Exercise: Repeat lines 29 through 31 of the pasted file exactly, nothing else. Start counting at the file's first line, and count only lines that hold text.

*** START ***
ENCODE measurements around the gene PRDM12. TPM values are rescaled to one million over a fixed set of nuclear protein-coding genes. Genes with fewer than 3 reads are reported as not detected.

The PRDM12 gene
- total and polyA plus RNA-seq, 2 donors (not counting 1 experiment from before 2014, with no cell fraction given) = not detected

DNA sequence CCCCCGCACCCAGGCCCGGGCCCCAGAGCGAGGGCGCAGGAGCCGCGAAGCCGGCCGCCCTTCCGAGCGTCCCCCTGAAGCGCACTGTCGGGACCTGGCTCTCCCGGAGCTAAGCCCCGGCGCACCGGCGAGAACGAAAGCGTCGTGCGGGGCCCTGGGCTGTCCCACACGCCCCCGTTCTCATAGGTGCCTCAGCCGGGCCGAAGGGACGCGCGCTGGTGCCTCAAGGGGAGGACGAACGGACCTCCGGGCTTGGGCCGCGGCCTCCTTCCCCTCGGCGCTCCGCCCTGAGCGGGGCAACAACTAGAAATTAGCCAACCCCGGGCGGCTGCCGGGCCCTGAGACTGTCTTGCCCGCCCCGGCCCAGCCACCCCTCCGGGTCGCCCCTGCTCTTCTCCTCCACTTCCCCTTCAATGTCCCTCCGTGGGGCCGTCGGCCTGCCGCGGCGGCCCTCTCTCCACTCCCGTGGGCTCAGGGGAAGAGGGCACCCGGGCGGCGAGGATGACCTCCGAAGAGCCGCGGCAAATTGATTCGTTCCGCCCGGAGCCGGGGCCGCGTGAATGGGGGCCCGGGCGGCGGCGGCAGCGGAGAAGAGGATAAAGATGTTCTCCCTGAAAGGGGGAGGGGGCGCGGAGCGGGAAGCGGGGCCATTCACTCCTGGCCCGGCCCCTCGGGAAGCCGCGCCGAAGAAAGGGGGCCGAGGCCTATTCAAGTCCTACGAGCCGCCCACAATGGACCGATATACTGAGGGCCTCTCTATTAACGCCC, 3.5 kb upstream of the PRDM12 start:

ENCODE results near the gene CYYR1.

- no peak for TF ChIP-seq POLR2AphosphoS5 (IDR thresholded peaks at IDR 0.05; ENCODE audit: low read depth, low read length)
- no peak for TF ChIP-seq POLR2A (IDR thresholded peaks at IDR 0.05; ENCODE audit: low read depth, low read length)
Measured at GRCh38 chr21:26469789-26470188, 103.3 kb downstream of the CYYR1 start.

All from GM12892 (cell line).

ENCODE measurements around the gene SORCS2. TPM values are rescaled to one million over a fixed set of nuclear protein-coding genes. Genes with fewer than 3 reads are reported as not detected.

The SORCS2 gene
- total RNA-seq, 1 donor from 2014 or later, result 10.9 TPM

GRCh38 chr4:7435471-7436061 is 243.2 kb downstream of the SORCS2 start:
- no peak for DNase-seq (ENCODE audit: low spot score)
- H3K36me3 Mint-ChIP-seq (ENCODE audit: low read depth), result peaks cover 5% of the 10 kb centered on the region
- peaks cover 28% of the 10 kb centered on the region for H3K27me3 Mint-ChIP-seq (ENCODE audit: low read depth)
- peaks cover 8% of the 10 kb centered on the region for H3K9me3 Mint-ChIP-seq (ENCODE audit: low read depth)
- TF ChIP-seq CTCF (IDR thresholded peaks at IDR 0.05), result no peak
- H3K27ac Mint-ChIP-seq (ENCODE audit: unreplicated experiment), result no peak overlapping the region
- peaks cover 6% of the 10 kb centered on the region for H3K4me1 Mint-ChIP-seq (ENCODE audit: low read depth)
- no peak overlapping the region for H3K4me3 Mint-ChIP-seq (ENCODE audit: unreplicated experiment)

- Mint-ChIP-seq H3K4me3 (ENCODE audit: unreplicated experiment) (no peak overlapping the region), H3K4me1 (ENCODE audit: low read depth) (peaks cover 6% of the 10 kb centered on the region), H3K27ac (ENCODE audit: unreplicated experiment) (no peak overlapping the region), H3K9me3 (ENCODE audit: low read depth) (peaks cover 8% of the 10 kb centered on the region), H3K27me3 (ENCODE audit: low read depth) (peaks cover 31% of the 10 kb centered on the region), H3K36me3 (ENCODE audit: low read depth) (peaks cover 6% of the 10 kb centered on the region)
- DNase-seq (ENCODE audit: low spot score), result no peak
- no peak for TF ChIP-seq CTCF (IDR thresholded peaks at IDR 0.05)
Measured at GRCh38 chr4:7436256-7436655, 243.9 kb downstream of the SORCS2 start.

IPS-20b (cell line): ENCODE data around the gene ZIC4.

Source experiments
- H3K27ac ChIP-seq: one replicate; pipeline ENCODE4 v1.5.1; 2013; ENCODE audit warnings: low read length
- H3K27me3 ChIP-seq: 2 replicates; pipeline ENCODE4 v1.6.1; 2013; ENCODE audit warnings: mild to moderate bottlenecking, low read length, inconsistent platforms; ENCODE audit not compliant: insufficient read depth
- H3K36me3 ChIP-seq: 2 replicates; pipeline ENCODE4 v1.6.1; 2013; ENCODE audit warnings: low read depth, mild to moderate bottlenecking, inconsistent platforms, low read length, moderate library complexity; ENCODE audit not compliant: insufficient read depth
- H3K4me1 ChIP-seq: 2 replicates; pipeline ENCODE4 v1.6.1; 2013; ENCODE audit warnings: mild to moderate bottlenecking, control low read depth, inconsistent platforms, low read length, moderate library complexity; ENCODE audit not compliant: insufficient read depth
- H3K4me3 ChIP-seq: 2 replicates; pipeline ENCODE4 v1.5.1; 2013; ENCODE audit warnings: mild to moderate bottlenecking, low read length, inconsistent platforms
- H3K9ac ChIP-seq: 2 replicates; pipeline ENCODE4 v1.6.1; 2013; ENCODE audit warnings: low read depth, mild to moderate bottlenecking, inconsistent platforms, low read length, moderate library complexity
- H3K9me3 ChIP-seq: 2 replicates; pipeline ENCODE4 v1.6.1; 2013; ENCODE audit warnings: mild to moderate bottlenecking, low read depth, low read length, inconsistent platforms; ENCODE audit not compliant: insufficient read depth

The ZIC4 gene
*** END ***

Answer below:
- H3K27me3 ChIP-seq: 2 replicates; pipeline ENCODE4 v1.6.1; 2013; ENCODE audit warnings: mild to moderate bottlenecking, low read length, inconsistent platforms; ENCODE audit not compliant: insufficient read depth
- H3K36me3 ChIP-seq: 2 replicates; pipeline ENCODE4 v1.6.1; 2013; ENCODE audit warnings: low read depth, mild to moderate bottlenecking, inconsistent platforms, low read length, moderate library complexity; ENCODE audit not compliant: insufficient read depth
- H3K4me1 ChIP-seq: 2 replicates; pipeline ENCODE4 v1.6.1; 2013; ENCODE audit warnings: mild to moderate bottlenecking, control low read depth, inconsistent platforms, low read length, moderate library complexity; ENCODE audit not compliant: insufficient read depth